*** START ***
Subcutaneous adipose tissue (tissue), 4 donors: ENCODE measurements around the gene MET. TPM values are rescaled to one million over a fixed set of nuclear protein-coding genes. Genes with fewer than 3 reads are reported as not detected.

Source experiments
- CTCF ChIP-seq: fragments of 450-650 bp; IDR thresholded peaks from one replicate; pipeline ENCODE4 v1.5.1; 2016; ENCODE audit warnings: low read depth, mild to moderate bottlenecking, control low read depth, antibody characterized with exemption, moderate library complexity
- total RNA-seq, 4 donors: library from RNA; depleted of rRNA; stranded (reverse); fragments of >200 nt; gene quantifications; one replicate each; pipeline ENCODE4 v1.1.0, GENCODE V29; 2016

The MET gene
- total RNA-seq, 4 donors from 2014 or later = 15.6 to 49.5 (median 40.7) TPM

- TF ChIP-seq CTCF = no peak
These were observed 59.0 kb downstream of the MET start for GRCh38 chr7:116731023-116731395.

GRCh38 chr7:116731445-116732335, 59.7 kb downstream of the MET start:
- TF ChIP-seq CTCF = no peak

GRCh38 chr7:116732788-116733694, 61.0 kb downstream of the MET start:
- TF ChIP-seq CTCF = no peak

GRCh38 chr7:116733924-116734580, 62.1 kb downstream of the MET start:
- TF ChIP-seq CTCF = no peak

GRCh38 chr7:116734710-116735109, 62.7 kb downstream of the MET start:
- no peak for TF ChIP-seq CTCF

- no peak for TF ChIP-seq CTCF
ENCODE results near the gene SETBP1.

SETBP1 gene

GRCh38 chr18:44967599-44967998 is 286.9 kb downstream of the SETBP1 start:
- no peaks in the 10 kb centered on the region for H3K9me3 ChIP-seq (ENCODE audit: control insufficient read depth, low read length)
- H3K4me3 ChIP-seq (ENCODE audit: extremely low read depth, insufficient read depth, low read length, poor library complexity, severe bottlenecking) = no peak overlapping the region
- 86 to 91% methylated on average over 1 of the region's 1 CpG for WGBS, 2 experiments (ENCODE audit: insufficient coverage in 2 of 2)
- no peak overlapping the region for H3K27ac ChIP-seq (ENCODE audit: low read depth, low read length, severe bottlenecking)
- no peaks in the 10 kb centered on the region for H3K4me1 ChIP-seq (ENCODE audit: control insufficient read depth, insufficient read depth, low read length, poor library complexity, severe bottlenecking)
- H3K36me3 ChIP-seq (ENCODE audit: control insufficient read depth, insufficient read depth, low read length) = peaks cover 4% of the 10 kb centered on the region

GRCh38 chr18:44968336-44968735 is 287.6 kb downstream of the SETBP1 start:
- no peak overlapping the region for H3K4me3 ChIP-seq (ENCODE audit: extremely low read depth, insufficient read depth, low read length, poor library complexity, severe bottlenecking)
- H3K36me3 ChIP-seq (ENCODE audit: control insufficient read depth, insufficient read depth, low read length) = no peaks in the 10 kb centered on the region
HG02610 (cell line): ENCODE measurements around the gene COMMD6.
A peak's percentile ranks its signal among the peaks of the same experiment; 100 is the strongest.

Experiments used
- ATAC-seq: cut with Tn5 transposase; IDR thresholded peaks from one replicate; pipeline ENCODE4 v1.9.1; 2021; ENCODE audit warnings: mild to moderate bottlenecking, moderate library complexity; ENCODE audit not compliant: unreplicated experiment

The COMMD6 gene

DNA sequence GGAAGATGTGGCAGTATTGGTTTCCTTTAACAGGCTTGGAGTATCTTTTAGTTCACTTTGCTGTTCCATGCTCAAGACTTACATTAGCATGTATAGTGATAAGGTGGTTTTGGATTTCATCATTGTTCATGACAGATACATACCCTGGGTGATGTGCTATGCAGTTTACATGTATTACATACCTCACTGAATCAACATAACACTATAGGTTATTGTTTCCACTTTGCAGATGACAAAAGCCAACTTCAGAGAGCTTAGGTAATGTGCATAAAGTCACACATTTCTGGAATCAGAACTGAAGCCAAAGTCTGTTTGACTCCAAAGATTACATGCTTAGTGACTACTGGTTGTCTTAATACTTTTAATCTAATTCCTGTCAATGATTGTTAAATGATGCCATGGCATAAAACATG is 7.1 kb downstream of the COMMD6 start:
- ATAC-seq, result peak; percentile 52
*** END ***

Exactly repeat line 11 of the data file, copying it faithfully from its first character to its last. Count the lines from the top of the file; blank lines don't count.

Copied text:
GRCh38 chr7:116732788-116733694, 61.0 kb downstream of the MET start: